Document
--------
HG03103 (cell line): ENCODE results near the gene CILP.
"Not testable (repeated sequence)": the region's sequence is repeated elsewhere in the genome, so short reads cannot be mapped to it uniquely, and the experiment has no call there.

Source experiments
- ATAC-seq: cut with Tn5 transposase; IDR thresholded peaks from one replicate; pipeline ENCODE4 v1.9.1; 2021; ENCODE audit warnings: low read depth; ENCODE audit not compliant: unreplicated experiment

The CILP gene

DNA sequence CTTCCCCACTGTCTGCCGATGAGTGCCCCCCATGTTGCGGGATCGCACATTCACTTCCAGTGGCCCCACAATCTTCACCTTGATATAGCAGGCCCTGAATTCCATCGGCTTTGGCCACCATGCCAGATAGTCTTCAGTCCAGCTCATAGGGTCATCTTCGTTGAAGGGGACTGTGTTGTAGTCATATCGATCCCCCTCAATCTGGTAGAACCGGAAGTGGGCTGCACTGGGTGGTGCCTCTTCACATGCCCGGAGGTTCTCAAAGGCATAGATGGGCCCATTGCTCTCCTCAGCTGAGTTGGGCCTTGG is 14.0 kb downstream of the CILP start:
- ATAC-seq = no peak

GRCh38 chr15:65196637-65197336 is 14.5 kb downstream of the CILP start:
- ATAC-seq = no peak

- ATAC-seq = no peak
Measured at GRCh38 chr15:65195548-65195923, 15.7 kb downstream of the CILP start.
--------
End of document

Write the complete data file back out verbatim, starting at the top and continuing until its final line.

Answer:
HG03103 (cell line): ENCODE results near the gene CILP.
"Not testable (repeated sequence)": the region's sequence is repeated elsewhere in the genome, so short reads cannot be mapped to it uniquely, and the experiment has no call there.

Source experiments
- ATAC-seq: cut with Tn5 transposase; IDR thresholded peaks from one replicate; pipeline ENCODE4 v1.9.1; 2021; ENCODE audit warnings: low read depth; ENCODE audit not compliant: unreplicated experiment

The CILP gene

DNA sequence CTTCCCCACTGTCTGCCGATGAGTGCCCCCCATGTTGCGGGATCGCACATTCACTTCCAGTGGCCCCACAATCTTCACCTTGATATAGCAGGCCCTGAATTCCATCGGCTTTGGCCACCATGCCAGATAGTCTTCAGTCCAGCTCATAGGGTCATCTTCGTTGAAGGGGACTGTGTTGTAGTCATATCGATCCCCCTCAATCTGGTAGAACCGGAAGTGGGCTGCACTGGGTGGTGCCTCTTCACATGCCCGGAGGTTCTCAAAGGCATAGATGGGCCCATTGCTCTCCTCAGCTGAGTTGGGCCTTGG is 14.0 kb downstream of the CILP start:
- ATAC-seq = no peak

GRCh38 chr15:65196637-65197336 is 14.5 kb downstream of the CILP start:
- ATAC-seq = no peak

- ATAC-seq = no peak
Measured at GRCh38 chr15:65195548-65195923, 15.7 kb downstream of the CILP start.